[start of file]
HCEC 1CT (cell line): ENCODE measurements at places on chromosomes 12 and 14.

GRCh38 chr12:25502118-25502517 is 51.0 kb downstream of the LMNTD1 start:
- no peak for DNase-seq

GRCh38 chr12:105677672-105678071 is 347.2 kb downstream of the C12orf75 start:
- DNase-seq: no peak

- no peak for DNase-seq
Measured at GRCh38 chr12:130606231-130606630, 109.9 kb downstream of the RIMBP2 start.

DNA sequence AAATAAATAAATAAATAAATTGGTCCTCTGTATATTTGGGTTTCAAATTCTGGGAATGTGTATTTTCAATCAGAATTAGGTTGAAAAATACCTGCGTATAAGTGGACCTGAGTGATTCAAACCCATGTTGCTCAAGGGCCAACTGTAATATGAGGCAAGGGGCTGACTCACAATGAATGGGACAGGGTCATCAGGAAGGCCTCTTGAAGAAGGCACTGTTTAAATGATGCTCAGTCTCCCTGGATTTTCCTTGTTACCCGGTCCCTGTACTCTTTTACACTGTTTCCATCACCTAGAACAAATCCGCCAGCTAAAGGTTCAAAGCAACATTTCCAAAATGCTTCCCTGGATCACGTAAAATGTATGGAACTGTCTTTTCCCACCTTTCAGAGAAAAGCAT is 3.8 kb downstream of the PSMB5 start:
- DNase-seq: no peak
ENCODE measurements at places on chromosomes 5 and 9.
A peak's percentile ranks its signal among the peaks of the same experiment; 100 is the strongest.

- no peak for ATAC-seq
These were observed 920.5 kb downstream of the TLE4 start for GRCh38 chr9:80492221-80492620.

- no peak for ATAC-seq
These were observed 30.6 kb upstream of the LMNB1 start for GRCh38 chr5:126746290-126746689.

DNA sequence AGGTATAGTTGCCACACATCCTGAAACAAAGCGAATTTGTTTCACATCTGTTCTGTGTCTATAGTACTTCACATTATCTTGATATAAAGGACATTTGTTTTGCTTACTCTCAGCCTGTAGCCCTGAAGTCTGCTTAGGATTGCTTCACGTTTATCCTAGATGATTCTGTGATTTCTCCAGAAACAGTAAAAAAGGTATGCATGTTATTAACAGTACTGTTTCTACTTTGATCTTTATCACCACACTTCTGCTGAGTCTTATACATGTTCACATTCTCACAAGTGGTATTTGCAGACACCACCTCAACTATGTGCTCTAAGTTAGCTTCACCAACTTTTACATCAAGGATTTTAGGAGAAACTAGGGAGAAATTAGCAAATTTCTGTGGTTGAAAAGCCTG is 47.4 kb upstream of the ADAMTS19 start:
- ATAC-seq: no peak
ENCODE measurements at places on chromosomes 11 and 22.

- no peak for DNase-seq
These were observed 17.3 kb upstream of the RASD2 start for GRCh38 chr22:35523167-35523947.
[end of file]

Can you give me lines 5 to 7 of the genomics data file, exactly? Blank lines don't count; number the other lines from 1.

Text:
- DNase-seq: no peak

- no peak for DNase-seq
Measured at GRCh38 chr12:130606231-130606630, 109.9 kb downstream of the RIMBP2 start.